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Accounting Standards

Simplified accounting rules for small business

The CICA announced late last year a draft version of a new accounting framework for small, owner-managed businesses. The framework is being developed because these types of companies don’t have complex reporting needs like public companies, non-profit organizations, or private companies with significant third party investors or creditors.

I haven’t begun working on public company clients yet, although I have a couple equivalent-to-public companies currently. I have made it known in the office that I want to work on public companies in the future, so hopefully I will be scheduled on one or two soon.

Canada is moving towards international accounting standards (IFRS) for publicly accountable enterprises. The decision has been made and the process of reconciling Canadian GAAP to IFRS is in motion. Word around the office is that IFRS is very similar to Canadian GAAP in terms of the financial statements, but much more developed (read: verbose) when it comes to note disclosure.

But back to small business, or Owner Managed Enterprises (OMEs) as the framework calls them. The framework’s Foreword offers a glimpse into the thinking behind the endeavor:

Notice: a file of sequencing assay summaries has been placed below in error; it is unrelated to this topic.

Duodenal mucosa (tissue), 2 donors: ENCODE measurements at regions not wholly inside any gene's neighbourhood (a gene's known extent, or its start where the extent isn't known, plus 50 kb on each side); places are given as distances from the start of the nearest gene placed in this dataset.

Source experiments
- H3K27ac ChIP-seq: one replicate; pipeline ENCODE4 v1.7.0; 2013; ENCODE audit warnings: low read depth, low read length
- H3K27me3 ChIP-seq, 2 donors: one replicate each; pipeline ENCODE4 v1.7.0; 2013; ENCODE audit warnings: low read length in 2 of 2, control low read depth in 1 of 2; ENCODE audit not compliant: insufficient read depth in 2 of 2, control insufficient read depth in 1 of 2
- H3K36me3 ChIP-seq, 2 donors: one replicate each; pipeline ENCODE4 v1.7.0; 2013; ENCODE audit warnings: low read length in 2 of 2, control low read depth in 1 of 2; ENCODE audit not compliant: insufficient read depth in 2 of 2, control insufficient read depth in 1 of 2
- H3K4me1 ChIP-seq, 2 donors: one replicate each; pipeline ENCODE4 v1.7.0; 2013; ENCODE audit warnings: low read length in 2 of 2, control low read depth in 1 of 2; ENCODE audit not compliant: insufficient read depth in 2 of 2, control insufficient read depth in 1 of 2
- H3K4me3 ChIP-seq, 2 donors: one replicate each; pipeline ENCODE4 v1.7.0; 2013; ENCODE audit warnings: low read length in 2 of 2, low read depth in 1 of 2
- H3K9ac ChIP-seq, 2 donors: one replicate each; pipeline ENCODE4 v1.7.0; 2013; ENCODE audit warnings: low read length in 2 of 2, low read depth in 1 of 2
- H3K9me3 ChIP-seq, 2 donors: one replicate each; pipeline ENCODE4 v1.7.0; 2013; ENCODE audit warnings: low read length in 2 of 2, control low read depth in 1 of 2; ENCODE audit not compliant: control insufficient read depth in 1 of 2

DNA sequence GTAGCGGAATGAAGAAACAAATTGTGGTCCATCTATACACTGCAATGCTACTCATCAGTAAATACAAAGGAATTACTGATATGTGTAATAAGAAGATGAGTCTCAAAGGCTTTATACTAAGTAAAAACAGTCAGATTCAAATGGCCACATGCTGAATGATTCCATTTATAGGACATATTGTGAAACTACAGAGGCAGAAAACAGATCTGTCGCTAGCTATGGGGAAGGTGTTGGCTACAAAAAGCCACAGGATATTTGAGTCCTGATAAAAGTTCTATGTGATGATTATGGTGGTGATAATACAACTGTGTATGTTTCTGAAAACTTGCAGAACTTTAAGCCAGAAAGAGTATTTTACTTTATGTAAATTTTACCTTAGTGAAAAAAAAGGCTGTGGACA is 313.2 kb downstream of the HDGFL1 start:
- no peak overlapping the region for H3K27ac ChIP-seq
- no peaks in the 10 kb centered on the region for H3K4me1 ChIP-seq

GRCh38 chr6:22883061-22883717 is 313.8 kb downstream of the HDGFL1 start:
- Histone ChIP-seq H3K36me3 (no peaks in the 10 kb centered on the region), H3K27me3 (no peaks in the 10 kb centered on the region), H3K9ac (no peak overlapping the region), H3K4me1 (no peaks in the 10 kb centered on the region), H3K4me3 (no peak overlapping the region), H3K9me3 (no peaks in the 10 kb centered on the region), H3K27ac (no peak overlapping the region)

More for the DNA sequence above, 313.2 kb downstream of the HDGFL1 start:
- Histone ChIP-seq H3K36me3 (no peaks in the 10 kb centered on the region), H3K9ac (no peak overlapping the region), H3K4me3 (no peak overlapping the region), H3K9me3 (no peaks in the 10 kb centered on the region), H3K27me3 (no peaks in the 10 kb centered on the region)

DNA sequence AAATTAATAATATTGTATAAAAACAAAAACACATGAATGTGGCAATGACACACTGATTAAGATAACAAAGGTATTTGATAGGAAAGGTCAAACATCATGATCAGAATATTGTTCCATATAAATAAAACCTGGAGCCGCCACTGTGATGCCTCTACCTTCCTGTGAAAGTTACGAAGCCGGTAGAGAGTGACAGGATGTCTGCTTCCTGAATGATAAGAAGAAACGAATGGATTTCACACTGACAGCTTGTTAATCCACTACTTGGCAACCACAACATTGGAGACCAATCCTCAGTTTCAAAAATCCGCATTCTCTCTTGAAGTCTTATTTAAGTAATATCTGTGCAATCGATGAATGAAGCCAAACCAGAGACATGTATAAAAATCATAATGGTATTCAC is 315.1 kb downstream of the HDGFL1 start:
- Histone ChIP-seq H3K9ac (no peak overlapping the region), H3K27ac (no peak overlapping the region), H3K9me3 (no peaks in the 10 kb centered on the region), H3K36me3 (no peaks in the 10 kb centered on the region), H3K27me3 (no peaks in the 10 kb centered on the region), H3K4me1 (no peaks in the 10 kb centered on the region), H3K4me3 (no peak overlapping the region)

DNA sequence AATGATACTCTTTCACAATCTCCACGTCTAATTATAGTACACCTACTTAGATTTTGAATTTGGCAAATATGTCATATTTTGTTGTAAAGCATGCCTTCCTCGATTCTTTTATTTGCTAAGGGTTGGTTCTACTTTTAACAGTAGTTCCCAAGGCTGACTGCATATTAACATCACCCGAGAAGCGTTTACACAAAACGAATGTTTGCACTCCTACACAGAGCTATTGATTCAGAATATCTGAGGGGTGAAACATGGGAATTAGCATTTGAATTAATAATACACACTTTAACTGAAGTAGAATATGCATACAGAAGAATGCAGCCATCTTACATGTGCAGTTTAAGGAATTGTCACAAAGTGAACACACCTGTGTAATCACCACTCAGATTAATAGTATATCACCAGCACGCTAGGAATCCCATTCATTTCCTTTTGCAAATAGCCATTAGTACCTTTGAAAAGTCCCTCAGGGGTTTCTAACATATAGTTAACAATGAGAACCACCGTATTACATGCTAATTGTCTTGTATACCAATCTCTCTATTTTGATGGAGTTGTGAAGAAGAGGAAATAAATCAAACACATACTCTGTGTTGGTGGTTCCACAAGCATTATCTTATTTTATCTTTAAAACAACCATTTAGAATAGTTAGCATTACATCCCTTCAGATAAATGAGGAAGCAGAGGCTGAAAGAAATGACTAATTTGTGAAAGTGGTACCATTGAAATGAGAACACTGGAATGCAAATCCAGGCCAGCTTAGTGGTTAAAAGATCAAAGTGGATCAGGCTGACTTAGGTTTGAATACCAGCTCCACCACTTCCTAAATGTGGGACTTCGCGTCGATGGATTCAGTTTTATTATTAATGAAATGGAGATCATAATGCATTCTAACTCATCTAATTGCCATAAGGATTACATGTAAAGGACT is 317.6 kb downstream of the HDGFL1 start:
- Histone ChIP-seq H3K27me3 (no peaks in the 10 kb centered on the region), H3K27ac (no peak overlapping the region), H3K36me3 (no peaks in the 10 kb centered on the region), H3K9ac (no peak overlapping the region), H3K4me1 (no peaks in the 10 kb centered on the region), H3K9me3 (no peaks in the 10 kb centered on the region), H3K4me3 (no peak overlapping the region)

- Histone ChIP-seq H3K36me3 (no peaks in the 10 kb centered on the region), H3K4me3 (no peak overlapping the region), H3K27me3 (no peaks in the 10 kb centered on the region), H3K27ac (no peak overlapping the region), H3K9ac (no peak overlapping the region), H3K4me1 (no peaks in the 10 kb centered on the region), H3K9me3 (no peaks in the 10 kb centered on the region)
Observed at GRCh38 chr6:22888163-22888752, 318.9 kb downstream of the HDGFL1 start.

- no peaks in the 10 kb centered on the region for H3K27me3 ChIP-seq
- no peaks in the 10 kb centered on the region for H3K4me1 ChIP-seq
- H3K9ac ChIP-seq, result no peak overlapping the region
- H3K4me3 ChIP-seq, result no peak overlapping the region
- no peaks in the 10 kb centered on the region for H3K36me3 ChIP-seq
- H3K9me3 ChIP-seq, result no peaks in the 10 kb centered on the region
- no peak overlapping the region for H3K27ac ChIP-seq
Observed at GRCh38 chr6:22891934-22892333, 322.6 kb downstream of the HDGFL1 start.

Such a system could share some of the basic requirements of GAAP financial reporting … but expressed in a basic fashion.

You aren’t going to hear me complain if we can make accounting standards more understandable and accessible. In fact, I would consider it a prime concern if we want to create a more robust, entrepreneurial economy, here and around the world in the future. Such a milieu would help developing countries pull themselves up and improve their lot the only surefire way: through the expansion of trade.

A non-GAAP solution opens up a wide range of possibilities. A tax basis of accounting, a modified cash basis of accounting, a less complex version of GAAP – all are possible.

This is really interesting. I can’t say as I think these bases would provide better information, but they would be easier in many ways. The tax basis would obviously make filing a snap, and minimizing taxes is a key concern for small business owners. As for modified cash basis, there’s not enough information here to comment. Modified how?

Concerns were about the loss of a well-known frame of reference for financial statements [due to the transition to IFRS].

IFRS is great for the global economy. You want to tap into the global markets, you gotta play by the global rules (regardless of how dubious the model for the setting of those rules happens to be at this point in time). The conclusion of the CICA stems from the above quote – keep the accounting standards we know, just cut out the complicated stuff that small businesses don’t need. In their words (again):

The existing financial reporting framework in the Handbook represents … the collective intellectual capital of the accounting profession in Canada.

That is the best reason I can think of for reusing the standards for Owner-Managed Enterprises.

The CICA sought comment from interested parties on the framework by January 31, 2008. They recently posted an update on those consultations.